“It makes me feel like I have a place here to contribute,” Penev said. “I’m very much looking forward to getting to know my classmates and the faculty. Every medical school speaks about community, but you can really hear it come through here.”
Growing up in Vietnam until she moved to Orlando at age 11, Nicky Trieu said the time she spent in her home country played a significant role in her decision to pursue medicine. Her mother had a medical condition that doctors there had a difficult time diagnosing, due to a lack of resources. Through her upcoming studies at the UF College of Medicine, Trieu hopes to be able to understand and communicate health information to her patients.
“My one rule in life is treat everyone with kindness, and I think that’s the one thing I always evaluate in my decision making,” Trieu said. “That can determine whether your actions will have a positive impact on others, and one of the reasons I want to be a doctor is to try have a bigger positive impact on people in need.”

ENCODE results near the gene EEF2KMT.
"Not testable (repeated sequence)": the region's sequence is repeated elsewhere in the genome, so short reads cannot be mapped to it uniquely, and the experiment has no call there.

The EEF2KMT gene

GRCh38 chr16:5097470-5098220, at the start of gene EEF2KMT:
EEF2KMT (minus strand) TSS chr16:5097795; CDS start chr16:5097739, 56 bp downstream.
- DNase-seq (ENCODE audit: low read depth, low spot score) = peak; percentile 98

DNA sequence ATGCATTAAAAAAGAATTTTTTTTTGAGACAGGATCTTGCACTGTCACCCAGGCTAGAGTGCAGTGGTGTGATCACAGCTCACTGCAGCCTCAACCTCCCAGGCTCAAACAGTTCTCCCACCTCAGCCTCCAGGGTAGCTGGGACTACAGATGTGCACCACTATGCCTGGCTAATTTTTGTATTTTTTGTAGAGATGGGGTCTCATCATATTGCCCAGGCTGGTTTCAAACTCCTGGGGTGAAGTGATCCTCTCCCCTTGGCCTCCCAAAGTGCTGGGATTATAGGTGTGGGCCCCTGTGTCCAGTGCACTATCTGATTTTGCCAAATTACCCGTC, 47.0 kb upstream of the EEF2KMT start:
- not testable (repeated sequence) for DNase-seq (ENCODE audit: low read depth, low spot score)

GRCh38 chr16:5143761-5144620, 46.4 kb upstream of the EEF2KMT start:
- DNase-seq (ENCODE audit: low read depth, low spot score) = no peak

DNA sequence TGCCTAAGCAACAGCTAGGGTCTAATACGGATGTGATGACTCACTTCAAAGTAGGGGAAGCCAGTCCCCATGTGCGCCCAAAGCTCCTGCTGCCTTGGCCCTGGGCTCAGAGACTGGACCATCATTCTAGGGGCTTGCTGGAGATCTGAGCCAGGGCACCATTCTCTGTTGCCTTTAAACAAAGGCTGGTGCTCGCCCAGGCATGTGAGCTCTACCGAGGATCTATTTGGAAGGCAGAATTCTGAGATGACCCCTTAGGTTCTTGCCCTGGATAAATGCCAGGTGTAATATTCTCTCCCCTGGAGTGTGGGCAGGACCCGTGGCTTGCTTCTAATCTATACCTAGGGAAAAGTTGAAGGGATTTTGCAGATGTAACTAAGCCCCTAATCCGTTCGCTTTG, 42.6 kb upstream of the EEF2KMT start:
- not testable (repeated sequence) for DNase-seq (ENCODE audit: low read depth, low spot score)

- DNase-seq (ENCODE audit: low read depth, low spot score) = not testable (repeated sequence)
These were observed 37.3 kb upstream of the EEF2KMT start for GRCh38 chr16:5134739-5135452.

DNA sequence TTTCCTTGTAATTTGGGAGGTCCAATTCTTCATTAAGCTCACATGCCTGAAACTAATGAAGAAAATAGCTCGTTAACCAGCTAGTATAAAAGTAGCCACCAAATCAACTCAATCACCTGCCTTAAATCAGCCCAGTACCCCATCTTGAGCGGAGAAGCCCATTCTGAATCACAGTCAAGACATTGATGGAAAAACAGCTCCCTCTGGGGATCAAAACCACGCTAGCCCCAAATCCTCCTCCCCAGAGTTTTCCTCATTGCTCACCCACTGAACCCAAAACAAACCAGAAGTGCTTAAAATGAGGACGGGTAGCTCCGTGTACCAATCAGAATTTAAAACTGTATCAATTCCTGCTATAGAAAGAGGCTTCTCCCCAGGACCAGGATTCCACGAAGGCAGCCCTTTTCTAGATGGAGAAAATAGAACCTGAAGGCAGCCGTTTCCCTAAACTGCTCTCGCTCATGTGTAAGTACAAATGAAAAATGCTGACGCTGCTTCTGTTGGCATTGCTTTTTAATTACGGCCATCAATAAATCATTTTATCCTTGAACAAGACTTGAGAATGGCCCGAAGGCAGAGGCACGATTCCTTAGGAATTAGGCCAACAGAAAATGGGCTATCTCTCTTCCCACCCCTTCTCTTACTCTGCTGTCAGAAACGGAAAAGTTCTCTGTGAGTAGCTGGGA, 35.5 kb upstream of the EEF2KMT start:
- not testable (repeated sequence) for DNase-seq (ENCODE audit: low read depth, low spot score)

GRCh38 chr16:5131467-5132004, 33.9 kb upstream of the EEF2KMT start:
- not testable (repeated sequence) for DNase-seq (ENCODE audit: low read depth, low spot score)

Trieu, who is also a first lieutenant in the U.S. Army National Guard, said over the next four years, she’s looking forward to connecting with her community of peers.
“Dr. Lynch sold me during his talk at First Look and through my acceptance letter, where he put an emphasis on community and what UF values as a school,” she said. “It really made me see that UF stands out from the rest of the medical schools.”
During her undergraduate studies at UF, Trieu was coxswain of the women’s crew team and a member of the Gator Guard drill team. She also went on a humanitarian mission trip to Uganda and was deployed with the Charlie Medical Company of 53rd Brigade Support Battalion to assist with COVID-19 efforts.